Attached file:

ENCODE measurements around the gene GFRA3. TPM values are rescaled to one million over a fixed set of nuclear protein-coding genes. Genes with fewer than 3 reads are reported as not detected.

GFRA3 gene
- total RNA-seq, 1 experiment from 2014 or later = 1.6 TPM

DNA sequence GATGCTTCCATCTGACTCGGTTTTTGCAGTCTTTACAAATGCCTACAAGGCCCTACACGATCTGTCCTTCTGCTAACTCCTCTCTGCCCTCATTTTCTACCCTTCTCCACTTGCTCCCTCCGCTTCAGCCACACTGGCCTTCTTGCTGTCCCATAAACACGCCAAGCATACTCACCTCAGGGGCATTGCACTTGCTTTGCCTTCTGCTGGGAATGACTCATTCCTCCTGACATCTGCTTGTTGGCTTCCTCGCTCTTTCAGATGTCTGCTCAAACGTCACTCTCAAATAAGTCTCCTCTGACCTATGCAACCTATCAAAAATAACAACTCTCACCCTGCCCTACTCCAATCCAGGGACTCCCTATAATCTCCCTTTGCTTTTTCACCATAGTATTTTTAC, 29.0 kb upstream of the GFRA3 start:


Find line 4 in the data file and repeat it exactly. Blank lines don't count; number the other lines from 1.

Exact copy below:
DNA sequence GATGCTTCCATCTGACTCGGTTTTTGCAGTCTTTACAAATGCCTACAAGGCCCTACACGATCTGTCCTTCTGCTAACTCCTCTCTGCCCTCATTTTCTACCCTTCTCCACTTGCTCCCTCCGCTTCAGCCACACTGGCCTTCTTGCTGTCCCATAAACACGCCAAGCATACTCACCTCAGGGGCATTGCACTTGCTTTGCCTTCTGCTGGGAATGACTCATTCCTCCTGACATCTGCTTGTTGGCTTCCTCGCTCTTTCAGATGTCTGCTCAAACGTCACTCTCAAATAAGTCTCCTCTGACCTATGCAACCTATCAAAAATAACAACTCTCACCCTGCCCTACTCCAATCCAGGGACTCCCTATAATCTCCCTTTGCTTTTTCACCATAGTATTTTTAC, 29.0 kb upstream of the GFRA3 start: